In this training, learn the most common reasons for failure and how to avoid them from Deedra Determan who is a hugely successful "mompreneur" and Clay Clark the Thrive15.com founder.Sign Up to Watch
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-Hello, my name Clay Clark, and I am the CEO of thrive15.com. And today we are joined with Deedra Determan, the outstanding momprenuer and business mentor who started a business in her home that started grossing $70,000 a month of revenue before she sold it. And she's going to be teaching us a little bit about the 15 most common mistakes that cause entrepreneurs to fail. And the idea is, if you learn these 15 causes of failure and you just cross it off your list and commit to not doing these things, your chances of success go way up, up, up.
So again, as you're watching today's episode, it could be worth millions of dollars to you. It could be absolutely priceless. But you have to pay attention to our business mentors, and take some notes, this could change your life.
Remember, at thrive15.com, we all believe that knowledge without application is 100% meaningless. As you're watching today's episode, take the time to ask yourself what can you do to uniquely apply these principles in your own life and business. Otherwise today's episode may just prove to be more meaningless than having a tauntaun on Tatooine.
-All right, Deedra, we are here to talk today about the 15 most common reasons for failure. Not a fun subject, not really uplifting. But it's one where if you go, well, note to self, that's probably something I would have done or am doing. And some of these, I'll be happy to throw myself under the bus when I get to one of these that pertains to me.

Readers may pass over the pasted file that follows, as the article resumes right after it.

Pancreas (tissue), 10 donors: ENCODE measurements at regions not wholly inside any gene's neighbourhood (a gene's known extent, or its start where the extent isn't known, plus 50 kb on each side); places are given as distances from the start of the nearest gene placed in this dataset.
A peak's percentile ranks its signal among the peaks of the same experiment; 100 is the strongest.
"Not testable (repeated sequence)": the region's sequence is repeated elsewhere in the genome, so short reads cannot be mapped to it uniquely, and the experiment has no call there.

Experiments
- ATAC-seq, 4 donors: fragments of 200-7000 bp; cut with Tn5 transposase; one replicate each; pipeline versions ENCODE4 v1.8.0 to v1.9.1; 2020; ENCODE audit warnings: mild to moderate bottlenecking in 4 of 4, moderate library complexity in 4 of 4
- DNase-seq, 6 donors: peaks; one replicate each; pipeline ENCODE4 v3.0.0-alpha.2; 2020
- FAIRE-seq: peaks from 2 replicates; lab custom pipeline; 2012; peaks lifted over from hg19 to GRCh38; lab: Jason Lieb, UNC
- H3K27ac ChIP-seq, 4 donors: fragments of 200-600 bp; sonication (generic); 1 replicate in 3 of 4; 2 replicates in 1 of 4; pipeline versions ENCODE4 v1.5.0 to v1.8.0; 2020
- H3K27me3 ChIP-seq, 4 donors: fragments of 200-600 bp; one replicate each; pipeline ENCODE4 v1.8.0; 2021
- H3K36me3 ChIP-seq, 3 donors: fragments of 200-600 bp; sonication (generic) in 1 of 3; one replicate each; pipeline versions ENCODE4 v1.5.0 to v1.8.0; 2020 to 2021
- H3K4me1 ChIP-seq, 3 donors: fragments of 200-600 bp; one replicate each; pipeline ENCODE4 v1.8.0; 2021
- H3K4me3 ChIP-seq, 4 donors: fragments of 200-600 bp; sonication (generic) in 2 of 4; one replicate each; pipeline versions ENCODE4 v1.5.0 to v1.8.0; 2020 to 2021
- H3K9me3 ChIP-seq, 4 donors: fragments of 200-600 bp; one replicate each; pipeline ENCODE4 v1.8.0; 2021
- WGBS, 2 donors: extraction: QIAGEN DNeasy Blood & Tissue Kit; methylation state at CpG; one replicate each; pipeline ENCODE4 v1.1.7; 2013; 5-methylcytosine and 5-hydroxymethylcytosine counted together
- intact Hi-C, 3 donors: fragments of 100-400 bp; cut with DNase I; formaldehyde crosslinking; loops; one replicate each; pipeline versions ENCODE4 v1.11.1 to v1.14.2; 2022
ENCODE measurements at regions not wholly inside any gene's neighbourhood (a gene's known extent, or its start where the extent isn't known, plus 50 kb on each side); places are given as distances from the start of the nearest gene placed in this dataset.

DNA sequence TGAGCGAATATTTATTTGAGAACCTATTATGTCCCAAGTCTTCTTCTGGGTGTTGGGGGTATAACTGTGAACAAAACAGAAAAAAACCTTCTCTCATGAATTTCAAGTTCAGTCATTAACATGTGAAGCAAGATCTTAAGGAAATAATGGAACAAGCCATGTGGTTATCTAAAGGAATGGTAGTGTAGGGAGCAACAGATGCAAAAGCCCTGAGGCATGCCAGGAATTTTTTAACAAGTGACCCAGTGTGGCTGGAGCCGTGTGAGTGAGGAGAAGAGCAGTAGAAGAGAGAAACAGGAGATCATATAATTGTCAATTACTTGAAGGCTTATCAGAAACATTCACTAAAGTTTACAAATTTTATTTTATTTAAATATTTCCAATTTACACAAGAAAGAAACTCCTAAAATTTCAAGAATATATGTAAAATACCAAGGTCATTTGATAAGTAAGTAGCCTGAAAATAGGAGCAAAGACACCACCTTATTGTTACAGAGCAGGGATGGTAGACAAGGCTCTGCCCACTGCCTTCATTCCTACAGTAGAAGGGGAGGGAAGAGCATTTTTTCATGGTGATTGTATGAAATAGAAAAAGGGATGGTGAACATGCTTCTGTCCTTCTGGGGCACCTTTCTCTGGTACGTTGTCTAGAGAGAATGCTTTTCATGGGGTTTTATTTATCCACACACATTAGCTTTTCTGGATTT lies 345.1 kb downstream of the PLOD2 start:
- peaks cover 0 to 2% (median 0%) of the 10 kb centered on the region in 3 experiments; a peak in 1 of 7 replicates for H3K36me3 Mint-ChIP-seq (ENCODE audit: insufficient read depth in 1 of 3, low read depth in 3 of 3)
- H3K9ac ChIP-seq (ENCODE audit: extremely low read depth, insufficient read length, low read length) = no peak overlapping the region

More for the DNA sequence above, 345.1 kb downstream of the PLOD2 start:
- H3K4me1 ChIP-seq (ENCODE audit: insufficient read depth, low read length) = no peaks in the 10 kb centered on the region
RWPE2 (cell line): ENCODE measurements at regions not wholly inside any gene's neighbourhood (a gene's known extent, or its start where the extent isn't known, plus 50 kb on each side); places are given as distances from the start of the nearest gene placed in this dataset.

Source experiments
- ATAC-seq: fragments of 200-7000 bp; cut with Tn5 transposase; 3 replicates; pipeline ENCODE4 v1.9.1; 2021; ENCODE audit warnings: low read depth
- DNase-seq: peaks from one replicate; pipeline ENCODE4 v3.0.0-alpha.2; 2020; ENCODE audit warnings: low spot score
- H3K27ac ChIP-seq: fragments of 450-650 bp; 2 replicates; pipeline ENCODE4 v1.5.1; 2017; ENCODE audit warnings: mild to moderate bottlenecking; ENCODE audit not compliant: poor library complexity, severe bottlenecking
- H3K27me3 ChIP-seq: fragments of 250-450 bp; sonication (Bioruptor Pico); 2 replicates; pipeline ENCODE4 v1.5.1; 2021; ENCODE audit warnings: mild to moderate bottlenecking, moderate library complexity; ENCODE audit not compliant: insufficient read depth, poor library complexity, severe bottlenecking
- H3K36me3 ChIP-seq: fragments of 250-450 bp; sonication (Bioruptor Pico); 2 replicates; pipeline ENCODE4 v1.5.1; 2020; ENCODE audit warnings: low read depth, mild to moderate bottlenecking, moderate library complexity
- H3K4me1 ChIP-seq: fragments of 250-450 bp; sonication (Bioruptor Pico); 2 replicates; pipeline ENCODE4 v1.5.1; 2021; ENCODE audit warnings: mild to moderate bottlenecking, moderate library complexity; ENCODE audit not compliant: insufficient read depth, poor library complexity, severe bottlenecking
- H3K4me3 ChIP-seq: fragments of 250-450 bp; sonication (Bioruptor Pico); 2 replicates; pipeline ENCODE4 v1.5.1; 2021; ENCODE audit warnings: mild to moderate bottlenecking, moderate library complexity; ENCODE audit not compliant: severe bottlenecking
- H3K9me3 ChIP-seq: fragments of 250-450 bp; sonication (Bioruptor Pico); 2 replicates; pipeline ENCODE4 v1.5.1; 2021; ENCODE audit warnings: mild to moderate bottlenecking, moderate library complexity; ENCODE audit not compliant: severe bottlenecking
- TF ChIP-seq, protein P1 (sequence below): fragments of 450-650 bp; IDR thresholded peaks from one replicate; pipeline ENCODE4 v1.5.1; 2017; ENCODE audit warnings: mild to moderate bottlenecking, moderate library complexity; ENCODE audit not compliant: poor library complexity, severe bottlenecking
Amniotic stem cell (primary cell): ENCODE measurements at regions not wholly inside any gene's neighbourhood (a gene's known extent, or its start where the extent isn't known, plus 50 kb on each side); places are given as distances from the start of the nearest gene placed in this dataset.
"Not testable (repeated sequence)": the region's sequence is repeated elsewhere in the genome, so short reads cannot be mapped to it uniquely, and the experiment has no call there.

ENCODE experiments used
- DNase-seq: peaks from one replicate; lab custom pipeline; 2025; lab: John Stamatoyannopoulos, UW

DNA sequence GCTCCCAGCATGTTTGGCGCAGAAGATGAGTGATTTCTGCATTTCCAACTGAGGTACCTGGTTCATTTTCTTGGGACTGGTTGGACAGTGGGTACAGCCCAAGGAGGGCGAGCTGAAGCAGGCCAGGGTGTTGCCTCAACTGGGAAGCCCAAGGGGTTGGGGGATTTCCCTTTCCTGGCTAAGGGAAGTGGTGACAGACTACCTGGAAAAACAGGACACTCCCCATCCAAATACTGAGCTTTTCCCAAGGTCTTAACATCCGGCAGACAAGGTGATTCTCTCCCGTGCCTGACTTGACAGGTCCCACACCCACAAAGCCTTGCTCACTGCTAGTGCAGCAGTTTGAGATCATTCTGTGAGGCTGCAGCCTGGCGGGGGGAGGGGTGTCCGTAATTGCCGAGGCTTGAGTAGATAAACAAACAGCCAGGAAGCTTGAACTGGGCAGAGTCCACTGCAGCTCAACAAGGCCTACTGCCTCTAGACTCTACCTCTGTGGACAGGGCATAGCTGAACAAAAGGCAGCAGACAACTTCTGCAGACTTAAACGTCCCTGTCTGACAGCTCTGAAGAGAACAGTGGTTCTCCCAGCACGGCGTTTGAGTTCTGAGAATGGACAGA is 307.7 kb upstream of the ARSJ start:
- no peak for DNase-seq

But we all, every day, wake up with a set of matches, and then we go, swish, and we set ourselves on fire, and our businesses just burn because of stupid things that we do. And in life, a lot of what we do, obesity, teen pregnancy, violence, divorce, anger, so many things are self-inflicted. And we're going to go through some of these things that are causing business failure, because we have to look at our at ourselves and figure out, are we the root of these problems? And how can we treat the root so we get better fruit? So here we go.
Character trait number one. Again, these are the kind of things that create dysfunction for the entrepreneur. Character trade number one for the dysfunctional entrepreneur, the 15 reasons for failure. The entrepreneur is an excuse maker.